There are strong reasons for believing that an enjoyment of poetry is one of our earliest faculties. Studies such as Ruth Weir's Language in the Crib (1962) suggest, indeed, that it is connate with the acquisition of language itself. Weir, who studied a child of two and a half, showed that the basic linguistic elements of poetry, such as alliteration, simile, the play with meaning, are spontaneously generated by the young child. An early appreciation of rhymes, riddles, the sense in nonsense of Edward Lear or Dr Seuss, quickly develops out of this innate poetic consciousness. We do not have to teach children to appreciate poetry at this level, and good teaching in the elementary grades can sometimes nurture remarkable poetic writing on the part of young children.

Then why should we expect this ability for poetry to have disappeared by high school? Yet that is the view many teachers seem to hold. They consider the study of poetry to be a quite alien and artificial exercise, one to be got through as quickly as possible. Here is one student's complaint about this:

I wish they wouldn't approach poetry like it's something you were going to hate. It's almost like they tell you: Oh I know, you're going to hate this, but we've got to do it, it's only going to be three weeks. And so many people have said that, so I don't think it can be just my high school. You're sort of telling them: this is not to be liked, but bear with us, it'll soon be over.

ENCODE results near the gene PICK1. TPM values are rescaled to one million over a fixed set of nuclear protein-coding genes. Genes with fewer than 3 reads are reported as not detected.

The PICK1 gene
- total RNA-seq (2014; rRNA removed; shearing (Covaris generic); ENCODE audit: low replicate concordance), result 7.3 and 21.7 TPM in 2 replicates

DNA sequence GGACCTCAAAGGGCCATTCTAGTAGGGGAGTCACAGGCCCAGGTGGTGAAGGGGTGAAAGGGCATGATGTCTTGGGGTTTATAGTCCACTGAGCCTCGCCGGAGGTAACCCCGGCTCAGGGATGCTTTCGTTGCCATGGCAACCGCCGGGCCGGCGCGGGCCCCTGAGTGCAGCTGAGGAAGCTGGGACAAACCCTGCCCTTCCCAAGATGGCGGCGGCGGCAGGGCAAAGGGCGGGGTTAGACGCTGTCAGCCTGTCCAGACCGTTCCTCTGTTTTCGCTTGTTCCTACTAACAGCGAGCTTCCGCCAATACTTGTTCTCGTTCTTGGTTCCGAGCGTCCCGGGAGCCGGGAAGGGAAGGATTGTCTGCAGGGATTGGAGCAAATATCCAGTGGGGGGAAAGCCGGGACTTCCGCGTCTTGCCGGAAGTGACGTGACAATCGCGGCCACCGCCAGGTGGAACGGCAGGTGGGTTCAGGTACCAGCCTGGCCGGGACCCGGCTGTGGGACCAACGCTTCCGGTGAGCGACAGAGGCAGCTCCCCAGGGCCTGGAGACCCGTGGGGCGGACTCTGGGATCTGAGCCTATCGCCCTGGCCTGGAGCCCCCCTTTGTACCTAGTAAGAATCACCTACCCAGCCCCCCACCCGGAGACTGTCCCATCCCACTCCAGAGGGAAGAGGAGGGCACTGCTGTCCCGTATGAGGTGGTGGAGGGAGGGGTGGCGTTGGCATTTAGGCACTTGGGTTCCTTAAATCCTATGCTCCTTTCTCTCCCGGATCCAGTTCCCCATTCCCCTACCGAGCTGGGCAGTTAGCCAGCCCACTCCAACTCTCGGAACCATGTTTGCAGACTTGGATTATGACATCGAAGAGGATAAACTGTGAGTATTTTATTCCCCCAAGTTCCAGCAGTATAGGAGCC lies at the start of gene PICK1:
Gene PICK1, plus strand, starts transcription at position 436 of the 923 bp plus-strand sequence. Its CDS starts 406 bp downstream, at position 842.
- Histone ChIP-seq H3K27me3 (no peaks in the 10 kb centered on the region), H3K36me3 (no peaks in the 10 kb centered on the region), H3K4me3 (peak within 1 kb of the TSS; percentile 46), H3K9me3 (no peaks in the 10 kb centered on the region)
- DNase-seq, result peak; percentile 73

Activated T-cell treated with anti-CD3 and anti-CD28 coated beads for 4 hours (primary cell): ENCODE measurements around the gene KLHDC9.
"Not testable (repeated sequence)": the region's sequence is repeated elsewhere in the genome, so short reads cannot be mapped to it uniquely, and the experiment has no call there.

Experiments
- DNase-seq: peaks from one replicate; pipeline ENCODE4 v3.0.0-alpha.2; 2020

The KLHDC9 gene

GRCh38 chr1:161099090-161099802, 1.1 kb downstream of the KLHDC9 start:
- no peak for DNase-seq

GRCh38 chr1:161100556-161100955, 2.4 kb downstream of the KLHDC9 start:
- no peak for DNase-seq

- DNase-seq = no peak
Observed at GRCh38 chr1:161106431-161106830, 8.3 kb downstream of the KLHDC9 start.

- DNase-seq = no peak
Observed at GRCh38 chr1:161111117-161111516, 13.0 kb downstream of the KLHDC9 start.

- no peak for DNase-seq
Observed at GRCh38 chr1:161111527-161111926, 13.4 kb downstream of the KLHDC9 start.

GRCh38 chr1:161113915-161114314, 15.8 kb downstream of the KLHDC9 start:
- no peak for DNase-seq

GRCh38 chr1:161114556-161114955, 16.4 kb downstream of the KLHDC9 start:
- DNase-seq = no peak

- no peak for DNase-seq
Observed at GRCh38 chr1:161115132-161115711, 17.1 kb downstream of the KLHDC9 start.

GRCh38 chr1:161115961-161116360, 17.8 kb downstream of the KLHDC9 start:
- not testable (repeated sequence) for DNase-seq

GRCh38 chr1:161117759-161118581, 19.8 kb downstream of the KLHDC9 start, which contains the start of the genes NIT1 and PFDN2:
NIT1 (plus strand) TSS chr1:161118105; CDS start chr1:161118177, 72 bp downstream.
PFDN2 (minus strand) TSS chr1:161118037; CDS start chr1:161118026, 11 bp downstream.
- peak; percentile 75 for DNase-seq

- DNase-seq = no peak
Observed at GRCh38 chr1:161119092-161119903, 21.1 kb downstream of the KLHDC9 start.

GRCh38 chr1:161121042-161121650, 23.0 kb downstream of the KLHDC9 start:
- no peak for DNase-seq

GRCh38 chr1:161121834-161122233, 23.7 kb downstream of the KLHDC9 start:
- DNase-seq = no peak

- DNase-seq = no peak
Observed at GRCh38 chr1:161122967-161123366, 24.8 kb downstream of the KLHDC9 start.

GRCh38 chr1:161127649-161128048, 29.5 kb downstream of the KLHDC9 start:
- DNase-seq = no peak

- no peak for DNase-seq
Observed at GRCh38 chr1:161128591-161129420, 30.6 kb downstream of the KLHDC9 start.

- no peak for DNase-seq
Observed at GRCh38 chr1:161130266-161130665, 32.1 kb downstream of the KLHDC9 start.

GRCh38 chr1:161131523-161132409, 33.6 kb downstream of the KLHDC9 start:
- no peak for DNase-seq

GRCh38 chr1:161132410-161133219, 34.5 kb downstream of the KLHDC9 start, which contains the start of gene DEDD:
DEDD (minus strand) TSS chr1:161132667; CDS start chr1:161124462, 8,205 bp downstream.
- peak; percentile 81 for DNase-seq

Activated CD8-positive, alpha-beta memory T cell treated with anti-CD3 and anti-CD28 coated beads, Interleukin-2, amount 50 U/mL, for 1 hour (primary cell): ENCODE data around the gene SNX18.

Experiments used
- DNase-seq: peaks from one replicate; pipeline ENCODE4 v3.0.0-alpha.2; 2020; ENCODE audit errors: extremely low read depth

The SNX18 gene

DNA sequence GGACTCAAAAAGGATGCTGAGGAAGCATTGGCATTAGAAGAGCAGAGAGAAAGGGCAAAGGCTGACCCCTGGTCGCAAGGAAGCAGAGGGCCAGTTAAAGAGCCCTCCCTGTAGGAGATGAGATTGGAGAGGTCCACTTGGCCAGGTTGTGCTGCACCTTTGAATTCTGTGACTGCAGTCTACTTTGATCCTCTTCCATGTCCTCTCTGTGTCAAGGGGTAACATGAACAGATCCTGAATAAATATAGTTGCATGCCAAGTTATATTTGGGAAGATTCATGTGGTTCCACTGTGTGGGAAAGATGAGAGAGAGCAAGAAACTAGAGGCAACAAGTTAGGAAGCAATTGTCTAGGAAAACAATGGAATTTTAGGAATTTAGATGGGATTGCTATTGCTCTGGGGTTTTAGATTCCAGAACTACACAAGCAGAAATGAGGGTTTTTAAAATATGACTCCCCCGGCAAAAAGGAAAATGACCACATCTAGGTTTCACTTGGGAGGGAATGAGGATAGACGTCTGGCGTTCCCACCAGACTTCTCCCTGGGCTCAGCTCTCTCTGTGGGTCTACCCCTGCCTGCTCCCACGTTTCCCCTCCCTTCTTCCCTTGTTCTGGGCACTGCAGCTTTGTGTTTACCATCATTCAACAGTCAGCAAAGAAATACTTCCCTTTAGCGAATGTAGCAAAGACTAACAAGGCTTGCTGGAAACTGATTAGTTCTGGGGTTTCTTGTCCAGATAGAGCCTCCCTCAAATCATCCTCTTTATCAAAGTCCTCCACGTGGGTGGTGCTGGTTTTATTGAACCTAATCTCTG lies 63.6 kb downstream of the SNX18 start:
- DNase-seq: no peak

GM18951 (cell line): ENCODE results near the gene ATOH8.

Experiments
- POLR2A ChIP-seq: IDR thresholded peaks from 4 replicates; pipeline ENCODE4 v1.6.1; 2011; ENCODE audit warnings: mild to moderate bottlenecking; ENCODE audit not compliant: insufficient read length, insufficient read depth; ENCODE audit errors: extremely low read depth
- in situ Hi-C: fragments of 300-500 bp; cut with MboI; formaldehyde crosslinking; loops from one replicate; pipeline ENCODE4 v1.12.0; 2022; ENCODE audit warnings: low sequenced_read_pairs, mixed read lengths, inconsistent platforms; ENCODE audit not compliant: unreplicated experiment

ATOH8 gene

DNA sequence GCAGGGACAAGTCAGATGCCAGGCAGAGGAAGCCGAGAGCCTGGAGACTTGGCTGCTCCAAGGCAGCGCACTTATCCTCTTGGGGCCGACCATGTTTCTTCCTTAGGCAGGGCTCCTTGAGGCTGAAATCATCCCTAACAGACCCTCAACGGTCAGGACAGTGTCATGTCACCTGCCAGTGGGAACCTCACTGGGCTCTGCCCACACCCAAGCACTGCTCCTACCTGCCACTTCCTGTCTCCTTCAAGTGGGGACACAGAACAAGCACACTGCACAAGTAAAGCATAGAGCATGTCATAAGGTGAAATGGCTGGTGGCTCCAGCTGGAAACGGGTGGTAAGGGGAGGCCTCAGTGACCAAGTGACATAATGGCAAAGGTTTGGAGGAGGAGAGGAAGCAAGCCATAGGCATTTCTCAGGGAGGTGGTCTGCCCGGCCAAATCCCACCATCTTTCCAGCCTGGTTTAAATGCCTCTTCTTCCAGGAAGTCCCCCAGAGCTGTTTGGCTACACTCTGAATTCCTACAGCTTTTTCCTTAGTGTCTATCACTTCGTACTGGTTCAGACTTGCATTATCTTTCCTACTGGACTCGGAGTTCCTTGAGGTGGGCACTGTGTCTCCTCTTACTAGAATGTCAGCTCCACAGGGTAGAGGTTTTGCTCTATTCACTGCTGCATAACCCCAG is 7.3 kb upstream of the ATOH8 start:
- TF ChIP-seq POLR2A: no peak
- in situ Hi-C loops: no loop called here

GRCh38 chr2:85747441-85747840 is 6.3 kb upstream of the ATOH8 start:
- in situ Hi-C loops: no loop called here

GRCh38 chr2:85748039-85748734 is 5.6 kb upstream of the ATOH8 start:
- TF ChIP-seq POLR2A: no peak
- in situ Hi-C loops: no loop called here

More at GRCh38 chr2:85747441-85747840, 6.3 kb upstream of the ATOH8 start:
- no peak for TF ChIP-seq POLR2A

If this student is echoing her teachers accurately, then it seems that doing poetry in school is about as interesting as having a tooth extracted: painful and unpleasant, and you can't wait for it to be over.

Why is it so unpleasant? Another student told me what kind of activities he saw (this was a memory of a Grade 8 class):

We did an Edgar Allan Poe poem: we did "The Raven." I can't remember specifically what she [the teacher] did with it. She was very much into getting us to look for specific examples of literary devices, like symbolism, and irony, etc. She got us to go through the poem looking for all these different things, alliteration, simile, metaphor, this sort of thing. We did a lot of picking out of things like that, with that and other poems.

But, he added, these features of poetic diction were not then related to the rest of the poem, nor was the meaning of the poem as a whole discussed.

That was what was lacking, I thought. She was just making sure that we knew the terms, lots of terms. There are lots of literary devices, and she wanted to make sure we knew them all.

Although the teacher didn't explain why the students had to do this, the student said:

But you can see in a sense why she was doing it, because she's got a final exam, and she can whack on a load of words and ask you to define them. It's probably stuff in the curriculum that she has to teach, so she socks it to you, and that's it.

So that poetry, the literary form with the deepest roots in our first experiences of language, is here destroyed for the student; its dismembered parts are thrown, like so much else, into the jaws of an examination system hungry for materials.

2.2 Mystified, Mistrusted, Mistreated

If the parts of poetry are made meaningless for the student, so too is much else about the literary texts they are assigned for study. I call these next three aspects the three mists, because they seem to belong together in making the real subject of literature quite opaque to the student, who is thus doomed to wander through a landscape he cannot see, not sure what pitfalls await, or what might loom out of the landscape to savage or harass him.